The Oklahoma Capitol building is a living piece of state history.
It’s also a functioning public office building and gathering space. The 100-year old building’s mechanical systems had reached a critical point of disrepair when, in 2014, the legislature and Gov. Mary Fallin initiated a restoration for the building that would include modernizing its heating, cooling and lighting systems.
“Almost everything communicates through wi-fi now,” FSB Principal Brian Sauer said. “I can’t think of a recent building of any scale bigger than a house that didn’t have some level of building automation. Customizable, low voltage systems are a particularly perfect fit for the Capitol, where four months out of the year the building is full most of the time for the legislative session, and the other eight months people are coming and going.”
Intelligent building systems, wireless features that can be programmed, can “talk to each other” via an internet connection and can be controlled from a central location, which will bring many mechanical and electrical improvements to the historic building. These systems have been evolving over the past decade, and thanks to the increasing compatibility and decreasing price for key components like LED lights, they are now more accessible than ever. They offer major advantages, including more control and long-term savings on energy, maintenance and operations.
To create a comfortable, functional environment now and into the future, the Capitol’s state-of-the-art building automation system will incorporate lighting controls, HVAC controls, elevator controls and even the monitoring of fire alarm and fire protection systems into one central “brain” that communicates with each component. This “brain” allowed FSB to find some creative opportunities to connect systems and share information.
For example, the Capitol’s lighting system will feature occupancy sensors to automatically light rooms only when motion is detected — a relatively common feature in modern workspaces. Less common, however, is the capability to control temperature room-to-room based on occupancy. In fact, FSB Senior Electrical Engineer Pat McCarty said it’s a feature that few other buildings currently include.
“When it’s warm out and our sensors detect that committee meeting room or representative’s office is vacant, the building maintenance staff might program the HVAC system to raise the temperature to an unoccupied condition, say from 74 degrees to 78 degrees,” McCarty said.
At the Capitol, building operations are handled by the Office of Management and Enterprise Services (OMES). Once the renovation is complete, the OMES Capitol maintenance staff will be able to program the building to warm up or cool down each morning an hour before staffers begin arriving to their offices during legislative session. When the sunlight is filtering through and office window, a sensor will detect the natural light and communicate with the office’s LED’s to automatically lower their brightness. This all adds up to reduced energy consumption and a more comfortable working environment.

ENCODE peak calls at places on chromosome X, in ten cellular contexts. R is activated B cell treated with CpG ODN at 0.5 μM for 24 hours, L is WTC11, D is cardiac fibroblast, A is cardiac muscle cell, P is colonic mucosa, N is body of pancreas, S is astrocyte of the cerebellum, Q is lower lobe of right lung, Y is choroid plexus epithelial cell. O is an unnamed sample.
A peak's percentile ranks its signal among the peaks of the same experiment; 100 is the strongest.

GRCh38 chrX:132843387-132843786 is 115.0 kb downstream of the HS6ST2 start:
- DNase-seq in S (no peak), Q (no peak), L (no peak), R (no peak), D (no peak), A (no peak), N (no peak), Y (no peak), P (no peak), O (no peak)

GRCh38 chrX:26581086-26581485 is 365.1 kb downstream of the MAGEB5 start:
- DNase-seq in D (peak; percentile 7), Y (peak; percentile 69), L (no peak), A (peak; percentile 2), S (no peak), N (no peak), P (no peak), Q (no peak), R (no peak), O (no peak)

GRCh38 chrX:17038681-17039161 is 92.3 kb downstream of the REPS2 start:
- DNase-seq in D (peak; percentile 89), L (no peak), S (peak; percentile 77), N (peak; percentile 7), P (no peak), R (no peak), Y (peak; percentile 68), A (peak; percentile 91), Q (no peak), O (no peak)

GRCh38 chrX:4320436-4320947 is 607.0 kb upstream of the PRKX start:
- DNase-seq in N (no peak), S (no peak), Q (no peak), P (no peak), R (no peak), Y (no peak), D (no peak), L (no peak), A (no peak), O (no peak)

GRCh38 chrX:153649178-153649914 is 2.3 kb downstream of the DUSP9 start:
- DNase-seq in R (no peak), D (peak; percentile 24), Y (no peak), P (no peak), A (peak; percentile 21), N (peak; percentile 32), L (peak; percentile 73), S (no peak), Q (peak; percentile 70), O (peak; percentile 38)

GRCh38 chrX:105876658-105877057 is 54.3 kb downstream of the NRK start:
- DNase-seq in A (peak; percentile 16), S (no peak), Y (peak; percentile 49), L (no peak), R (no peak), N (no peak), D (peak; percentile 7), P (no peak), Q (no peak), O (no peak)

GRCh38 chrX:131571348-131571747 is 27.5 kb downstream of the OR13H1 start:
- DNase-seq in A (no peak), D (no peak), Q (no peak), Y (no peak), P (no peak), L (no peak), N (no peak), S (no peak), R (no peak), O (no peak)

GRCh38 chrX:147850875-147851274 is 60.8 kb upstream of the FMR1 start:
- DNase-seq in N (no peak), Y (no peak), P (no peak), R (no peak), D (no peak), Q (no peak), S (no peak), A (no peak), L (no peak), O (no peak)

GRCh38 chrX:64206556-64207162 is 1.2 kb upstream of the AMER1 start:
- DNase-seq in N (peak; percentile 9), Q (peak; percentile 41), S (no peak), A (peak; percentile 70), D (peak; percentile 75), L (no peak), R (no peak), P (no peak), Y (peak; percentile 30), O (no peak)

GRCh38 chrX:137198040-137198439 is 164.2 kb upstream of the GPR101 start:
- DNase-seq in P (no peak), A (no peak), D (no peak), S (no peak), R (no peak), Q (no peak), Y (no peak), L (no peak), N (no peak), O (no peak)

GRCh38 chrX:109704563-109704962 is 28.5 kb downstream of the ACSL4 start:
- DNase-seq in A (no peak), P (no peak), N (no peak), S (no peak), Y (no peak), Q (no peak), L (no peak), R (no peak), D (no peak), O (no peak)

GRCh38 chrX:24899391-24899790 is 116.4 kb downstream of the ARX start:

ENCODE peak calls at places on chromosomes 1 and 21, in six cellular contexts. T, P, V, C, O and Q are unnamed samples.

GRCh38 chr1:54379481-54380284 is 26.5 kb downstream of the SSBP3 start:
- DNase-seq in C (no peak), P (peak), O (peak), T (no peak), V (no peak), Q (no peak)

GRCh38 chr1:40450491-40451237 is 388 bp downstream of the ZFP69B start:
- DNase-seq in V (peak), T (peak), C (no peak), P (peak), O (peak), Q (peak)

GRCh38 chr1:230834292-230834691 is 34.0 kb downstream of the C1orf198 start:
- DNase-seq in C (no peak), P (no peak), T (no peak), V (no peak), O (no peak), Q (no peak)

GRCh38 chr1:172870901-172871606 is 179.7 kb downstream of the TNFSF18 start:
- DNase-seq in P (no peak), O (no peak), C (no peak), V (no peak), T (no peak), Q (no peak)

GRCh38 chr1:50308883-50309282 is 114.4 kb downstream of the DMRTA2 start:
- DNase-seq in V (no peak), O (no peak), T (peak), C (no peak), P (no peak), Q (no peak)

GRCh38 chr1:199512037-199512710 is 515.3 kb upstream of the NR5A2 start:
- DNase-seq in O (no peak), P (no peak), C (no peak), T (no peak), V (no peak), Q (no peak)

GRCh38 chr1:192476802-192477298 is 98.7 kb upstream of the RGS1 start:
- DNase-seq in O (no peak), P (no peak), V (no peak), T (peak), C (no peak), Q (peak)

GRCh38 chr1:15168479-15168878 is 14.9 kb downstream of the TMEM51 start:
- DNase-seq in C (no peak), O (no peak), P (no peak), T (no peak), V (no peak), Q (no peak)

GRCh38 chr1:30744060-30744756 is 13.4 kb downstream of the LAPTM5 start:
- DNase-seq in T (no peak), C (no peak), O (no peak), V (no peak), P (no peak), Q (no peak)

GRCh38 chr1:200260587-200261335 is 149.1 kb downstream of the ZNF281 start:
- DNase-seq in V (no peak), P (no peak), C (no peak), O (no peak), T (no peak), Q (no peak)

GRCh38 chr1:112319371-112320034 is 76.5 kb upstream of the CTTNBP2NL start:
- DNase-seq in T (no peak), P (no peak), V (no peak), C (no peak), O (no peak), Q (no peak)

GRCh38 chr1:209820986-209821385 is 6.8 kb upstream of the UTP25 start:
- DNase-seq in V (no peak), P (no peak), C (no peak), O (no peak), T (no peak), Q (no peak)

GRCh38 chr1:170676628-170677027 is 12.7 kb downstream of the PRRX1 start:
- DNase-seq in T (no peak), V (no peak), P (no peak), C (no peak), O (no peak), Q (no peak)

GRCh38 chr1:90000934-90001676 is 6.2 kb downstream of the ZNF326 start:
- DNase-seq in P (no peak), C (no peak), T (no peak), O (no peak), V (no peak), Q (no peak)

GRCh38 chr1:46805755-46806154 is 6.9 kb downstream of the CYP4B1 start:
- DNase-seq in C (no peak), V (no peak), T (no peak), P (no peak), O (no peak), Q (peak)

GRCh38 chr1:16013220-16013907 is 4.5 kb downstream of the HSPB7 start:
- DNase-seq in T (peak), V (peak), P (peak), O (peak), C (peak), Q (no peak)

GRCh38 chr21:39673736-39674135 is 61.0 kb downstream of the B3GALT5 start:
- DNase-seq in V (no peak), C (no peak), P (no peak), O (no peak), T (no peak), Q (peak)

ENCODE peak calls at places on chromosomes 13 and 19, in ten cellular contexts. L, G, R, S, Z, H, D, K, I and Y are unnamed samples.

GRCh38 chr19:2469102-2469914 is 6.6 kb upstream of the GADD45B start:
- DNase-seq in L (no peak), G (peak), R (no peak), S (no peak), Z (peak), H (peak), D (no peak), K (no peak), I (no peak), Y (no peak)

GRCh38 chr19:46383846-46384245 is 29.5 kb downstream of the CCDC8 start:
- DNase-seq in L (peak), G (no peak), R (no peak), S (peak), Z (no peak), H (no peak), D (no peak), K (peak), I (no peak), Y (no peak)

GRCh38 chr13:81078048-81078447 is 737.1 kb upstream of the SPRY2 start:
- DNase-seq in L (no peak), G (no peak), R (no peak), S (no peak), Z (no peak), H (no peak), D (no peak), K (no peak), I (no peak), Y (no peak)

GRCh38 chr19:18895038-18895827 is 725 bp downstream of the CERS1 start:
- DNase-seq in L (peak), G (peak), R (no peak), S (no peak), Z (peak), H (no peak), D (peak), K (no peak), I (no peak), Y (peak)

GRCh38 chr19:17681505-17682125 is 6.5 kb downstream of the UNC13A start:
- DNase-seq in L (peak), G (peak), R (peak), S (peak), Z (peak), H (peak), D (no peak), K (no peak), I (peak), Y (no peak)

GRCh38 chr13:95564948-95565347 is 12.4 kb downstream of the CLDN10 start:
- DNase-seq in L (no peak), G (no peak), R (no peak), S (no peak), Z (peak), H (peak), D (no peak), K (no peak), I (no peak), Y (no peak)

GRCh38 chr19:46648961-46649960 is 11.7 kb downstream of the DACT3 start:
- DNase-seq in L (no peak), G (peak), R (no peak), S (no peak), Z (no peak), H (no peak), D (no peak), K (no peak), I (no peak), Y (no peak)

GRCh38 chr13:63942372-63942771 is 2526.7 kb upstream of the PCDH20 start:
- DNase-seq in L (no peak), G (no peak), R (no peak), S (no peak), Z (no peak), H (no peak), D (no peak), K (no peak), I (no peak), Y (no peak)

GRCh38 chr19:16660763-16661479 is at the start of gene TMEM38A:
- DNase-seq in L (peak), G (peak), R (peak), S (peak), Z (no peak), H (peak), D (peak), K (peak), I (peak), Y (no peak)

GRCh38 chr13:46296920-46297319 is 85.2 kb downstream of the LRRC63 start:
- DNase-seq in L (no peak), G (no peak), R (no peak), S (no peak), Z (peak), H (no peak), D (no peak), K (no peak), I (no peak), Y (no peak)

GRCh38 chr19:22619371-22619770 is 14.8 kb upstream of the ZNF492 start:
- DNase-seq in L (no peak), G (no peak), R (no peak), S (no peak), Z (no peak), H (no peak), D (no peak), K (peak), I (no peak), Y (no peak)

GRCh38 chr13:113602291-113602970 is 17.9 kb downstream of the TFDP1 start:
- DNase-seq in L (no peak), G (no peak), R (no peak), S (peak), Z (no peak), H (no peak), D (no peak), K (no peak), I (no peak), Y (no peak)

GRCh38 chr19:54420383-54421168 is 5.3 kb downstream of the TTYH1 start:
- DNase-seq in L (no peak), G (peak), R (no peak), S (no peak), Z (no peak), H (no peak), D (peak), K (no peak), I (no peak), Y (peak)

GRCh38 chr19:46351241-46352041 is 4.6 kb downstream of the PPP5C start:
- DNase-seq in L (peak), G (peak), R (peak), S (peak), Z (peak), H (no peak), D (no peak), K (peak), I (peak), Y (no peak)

In order to integrate electrical systems like lighting with mechanical systems like HVAC, particularly in an important historical building, Sauer said coordination across architecture and engineering disciplines needs to be happening constantly.
“To properly control climate and humidity, we need a sensor on every floor of the rotunda, a beautiful open space in the Capitol,” Sauer said. “Obviously we’re not going to just stick a standard thermostat on the wall. So, we’re working with architects to explore different temperature sensing devices that can be used, and they are helping us figure out how to hide them within the building. That doesn’t come together when you don’t all work in the same office. You end up with a thermostat in the rotunda!”
As a public project, cost was a key consideration. At the Capitol, intelligent building systems turned out to be most cost effective for taxpayers long term. In fact, the investment in these low-voltage systems will pay back in fewer than five years when energy savings and OG&E rebates are considered, Sauer said. Energy savings will total several million dollars. Further savings will be attained in the form of reduced maintenance costs. All new building automation systems have the capability of being accessed through mobile devices for enhanced maintenance and operations.
“Having single points of access, rather than walking to a closet in the building to see what’s going on, ends up saving time,” McCarty said. “Wireless technology has made incorporating and installing this type of technology much more practical. The renovation presented our team with an incredible opportunity to bring the latest advancements in mechanical and electrical systems and to set the stage for efficiency and customization in the future.”
To learn more intelligent building systems for your next project, contact Brian Sauer, FSB Principal, at firstname.lastname@example.org or directly at 405.840.2931